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Justin Welby schools the government about refugees and compassion

The Archbishop of Canterbury's comments in his Easter sermon reflect a shift in the public's attitudes to immigration.

By Freddie Hayward

It’s often said that the Church of England is the Conservative Party at prayer. That comparison feels far-fetched today after the Archbishop of Canterbury, Justin Welby, described the government’s plans to send people seeking asylum in Britain to Rwanda for processing as unable to “stand the judgement of God”. While acknowledging the details should be left to politicians, Welby said in his Easter sermon that the principle of the policy “privileges the rich and the strong”.

Leaving the theology to one side, the intervention underlines a potential problem with the government’s refugee strategy. The Church of England may no longer command the moral authority it once did, but it does still speak for some traditional small “c” conservative voters who will feel uncomfortable sending asylum seekers 4,000 miles away to central Africa.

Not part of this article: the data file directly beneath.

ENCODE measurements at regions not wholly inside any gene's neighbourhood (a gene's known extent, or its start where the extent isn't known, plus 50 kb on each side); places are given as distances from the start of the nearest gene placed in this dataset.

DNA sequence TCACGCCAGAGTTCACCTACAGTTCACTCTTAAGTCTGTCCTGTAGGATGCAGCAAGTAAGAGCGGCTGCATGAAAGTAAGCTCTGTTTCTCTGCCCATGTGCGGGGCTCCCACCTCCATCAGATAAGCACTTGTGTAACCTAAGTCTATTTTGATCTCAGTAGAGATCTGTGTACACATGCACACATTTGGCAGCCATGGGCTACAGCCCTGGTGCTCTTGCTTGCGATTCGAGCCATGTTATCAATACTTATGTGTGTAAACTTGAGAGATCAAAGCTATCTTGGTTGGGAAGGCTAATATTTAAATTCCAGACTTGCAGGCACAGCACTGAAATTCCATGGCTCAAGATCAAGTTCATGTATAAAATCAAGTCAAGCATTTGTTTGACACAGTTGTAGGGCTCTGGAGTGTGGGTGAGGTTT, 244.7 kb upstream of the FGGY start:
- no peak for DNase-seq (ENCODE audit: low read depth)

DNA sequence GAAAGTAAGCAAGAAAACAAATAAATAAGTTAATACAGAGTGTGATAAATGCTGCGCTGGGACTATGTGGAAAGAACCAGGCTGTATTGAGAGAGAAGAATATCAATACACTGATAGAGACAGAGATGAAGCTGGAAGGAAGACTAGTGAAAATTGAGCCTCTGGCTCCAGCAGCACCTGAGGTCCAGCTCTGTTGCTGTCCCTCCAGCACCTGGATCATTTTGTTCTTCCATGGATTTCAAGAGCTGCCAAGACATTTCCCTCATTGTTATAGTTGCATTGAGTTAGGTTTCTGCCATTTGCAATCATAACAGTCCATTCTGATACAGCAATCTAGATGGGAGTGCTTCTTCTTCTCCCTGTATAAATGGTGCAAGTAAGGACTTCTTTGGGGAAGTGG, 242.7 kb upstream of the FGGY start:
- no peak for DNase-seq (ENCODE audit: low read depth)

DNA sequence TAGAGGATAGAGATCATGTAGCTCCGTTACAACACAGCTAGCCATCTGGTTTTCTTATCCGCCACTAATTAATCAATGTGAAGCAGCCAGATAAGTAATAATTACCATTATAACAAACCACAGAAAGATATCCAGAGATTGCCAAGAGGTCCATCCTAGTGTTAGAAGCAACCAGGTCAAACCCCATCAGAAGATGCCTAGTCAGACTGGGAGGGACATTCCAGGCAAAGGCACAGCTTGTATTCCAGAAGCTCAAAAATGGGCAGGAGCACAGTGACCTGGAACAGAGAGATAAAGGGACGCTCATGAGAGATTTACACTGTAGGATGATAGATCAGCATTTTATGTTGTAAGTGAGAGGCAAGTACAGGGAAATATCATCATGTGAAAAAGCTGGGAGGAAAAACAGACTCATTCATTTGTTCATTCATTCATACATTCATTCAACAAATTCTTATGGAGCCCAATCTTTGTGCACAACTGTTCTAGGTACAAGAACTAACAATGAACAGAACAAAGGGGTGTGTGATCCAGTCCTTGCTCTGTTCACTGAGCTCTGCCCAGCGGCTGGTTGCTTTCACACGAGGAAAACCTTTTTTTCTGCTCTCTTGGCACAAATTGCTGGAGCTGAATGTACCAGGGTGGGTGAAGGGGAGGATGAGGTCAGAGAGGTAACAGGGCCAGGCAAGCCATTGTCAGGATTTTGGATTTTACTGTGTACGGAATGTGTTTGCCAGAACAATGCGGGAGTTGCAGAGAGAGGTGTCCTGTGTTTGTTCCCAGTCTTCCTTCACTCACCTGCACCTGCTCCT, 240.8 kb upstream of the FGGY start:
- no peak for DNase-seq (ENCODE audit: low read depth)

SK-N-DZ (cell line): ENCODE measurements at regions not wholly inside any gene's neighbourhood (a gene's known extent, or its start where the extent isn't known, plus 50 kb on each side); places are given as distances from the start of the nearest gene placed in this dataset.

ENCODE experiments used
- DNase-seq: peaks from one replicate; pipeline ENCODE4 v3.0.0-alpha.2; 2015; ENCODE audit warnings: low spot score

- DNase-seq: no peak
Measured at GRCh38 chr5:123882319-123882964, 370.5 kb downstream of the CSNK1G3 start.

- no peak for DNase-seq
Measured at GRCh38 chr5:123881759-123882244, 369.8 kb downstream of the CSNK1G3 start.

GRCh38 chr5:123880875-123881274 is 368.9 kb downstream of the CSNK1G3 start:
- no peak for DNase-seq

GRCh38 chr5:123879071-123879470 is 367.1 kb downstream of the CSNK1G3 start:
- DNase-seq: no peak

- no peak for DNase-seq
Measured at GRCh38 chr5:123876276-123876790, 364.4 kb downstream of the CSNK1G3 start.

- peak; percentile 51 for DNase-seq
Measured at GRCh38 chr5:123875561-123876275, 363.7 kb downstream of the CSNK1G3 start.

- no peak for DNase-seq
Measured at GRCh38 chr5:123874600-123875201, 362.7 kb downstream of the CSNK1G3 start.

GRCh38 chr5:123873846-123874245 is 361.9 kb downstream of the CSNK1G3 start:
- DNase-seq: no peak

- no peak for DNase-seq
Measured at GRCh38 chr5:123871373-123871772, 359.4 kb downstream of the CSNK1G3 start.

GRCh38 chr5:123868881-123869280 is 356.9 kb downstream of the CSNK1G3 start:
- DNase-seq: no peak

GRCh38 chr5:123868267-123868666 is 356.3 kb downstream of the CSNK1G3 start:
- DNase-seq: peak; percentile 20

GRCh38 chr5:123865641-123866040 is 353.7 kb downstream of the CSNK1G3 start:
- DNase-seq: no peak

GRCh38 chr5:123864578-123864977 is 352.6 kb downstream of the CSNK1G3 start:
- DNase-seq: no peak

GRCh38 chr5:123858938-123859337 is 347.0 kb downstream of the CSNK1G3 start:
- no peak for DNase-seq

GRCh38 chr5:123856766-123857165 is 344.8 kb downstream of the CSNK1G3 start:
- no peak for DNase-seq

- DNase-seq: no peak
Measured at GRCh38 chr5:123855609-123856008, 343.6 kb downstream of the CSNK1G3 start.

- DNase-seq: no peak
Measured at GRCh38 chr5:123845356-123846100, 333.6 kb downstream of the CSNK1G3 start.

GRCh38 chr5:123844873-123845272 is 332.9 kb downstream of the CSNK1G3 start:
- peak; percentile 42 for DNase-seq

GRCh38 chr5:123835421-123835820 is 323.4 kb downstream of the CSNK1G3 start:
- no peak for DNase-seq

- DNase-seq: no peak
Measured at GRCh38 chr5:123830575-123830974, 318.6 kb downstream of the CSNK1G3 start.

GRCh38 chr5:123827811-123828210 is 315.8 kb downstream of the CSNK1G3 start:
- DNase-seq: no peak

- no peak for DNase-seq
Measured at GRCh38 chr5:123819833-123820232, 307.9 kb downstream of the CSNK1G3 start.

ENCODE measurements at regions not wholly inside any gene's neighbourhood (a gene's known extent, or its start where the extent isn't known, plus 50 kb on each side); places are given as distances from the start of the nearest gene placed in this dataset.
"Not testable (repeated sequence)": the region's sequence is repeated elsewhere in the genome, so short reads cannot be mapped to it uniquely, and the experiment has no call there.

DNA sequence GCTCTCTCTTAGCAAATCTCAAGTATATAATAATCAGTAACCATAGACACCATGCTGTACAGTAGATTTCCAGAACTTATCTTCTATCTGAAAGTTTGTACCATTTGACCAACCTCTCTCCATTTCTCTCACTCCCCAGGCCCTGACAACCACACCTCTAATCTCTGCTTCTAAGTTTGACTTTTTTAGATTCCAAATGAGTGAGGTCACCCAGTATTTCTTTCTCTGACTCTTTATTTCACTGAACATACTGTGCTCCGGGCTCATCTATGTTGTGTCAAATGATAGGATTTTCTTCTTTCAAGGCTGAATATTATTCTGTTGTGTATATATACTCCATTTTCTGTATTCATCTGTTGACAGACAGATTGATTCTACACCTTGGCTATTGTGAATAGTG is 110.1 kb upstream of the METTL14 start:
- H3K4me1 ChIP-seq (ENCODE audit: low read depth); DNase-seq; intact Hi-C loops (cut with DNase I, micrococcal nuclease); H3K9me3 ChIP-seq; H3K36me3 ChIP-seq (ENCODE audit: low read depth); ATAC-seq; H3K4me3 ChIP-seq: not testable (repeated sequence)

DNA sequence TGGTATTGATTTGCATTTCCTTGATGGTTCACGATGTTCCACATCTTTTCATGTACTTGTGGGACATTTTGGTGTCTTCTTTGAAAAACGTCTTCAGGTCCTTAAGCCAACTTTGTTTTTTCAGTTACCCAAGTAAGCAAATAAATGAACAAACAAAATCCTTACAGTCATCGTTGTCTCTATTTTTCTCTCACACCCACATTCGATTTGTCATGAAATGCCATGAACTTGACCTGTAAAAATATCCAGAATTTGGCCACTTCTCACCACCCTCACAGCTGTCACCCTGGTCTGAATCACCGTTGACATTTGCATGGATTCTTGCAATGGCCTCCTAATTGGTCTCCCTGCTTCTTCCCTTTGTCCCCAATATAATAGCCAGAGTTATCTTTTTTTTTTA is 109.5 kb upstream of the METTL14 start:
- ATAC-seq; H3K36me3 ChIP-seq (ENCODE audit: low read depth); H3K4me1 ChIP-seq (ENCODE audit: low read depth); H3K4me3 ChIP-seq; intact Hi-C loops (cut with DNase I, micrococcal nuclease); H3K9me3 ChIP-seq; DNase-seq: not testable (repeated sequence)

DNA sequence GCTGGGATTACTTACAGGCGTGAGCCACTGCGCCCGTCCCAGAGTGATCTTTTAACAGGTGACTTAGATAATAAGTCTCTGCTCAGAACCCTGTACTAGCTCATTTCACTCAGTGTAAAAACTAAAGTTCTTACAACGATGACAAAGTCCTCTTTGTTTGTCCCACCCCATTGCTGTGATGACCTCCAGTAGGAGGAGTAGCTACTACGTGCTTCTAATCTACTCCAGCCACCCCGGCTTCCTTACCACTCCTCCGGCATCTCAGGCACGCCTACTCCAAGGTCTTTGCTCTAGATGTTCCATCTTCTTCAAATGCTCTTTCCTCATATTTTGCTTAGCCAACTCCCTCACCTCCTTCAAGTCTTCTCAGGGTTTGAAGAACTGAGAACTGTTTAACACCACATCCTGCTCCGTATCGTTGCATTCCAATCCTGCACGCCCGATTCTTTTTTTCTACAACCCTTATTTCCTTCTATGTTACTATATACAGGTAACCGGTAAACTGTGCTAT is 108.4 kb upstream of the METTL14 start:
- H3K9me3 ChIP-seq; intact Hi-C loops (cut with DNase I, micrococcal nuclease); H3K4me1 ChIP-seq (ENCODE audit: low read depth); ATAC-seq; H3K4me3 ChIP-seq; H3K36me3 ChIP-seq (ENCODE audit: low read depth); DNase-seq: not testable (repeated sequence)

More broadly, Welby’s comments reflect a recent shift in the public’s attitudes to immigration. The issue does not exercise voters as much as it once did: in the years since the Brexit vote, the issue has dropped down voters’ priorities and opposition to migration has softened. In a recent poll migration didn’t even make it into voters’ top ten most important issues.

The reaction to recent migration policy announcements reveals this shift in attitudes. For example, the government’s open-door policy to migrants from Hong Kong following a crackdown by the Chinese government was widely supported by voters and by Conservative MPs. In contrast, the government’s muddled, reluctant approach to the Ukrainian refugee crisis in the face of overwhelming public generosity has been a source of frustration for Brits eager to open their doors to those fleeing the Russian invasion. The government’s insistence that Ukrainian refugees get visas and the slow pace of processing applications when other countries have simply opened their borders has only reinforced the perception of a disconnect between the government and the public. 

That does not mean that the debate is settled for good. The high number of Channel crossings, which have become a focus for populist agitators such as Nigel Farage, could catalyse a reverse shift in the trend of public opinion. But we are not there yet and, for the moment, the Church of England seems closer to the broader UK public, and to conservative voters, than the Tory party.

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